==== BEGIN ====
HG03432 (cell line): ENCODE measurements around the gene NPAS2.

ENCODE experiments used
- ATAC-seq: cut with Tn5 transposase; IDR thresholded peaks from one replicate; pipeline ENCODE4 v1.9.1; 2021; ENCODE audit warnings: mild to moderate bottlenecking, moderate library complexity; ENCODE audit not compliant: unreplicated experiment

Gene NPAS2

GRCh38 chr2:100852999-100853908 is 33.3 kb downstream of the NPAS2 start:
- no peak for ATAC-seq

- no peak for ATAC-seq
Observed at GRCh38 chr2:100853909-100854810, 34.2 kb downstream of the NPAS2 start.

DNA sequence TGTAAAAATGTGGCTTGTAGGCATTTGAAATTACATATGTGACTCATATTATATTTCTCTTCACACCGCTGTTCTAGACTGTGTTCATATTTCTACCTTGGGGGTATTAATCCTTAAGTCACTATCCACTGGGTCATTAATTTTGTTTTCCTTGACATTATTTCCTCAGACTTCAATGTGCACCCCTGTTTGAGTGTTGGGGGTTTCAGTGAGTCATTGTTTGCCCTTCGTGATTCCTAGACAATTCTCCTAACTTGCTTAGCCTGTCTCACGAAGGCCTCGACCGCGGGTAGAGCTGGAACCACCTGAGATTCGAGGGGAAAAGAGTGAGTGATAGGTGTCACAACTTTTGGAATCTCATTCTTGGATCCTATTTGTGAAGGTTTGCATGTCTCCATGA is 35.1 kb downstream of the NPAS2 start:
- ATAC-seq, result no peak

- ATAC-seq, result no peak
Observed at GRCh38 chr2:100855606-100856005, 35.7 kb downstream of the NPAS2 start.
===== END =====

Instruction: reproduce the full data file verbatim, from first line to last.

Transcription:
HG03432 (cell line): ENCODE measurements around the gene NPAS2.

ENCODE experiments used
- ATAC-seq: cut with Tn5 transposase; IDR thresholded peaks from one replicate; pipeline ENCODE4 v1.9.1; 2021; ENCODE audit warnings: mild to moderate bottlenecking, moderate library complexity; ENCODE audit not compliant: unreplicated experiment

Gene NPAS2

GRCh38 chr2:100852999-100853908 is 33.3 kb downstream of the NPAS2 start:
- no peak for ATAC-seq

- no peak for ATAC-seq
Observed at GRCh38 chr2:100853909-100854810, 34.2 kb downstream of the NPAS2 start.

DNA sequence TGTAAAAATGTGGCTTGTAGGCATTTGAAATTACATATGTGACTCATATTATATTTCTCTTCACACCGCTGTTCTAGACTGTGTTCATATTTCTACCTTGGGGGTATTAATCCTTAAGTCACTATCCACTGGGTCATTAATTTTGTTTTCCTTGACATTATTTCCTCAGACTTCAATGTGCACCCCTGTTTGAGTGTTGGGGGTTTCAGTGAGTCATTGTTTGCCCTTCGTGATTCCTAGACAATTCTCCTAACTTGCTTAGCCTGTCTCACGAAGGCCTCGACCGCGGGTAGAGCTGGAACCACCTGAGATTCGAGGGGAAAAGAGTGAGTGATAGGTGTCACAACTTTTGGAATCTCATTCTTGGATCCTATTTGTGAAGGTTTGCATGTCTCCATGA is 35.1 kb downstream of the NPAS2 start:
- ATAC-seq, result no peak

- ATAC-seq, result no peak
Observed at GRCh38 chr2:100855606-100856005, 35.7 kb downstream of the NPAS2 start.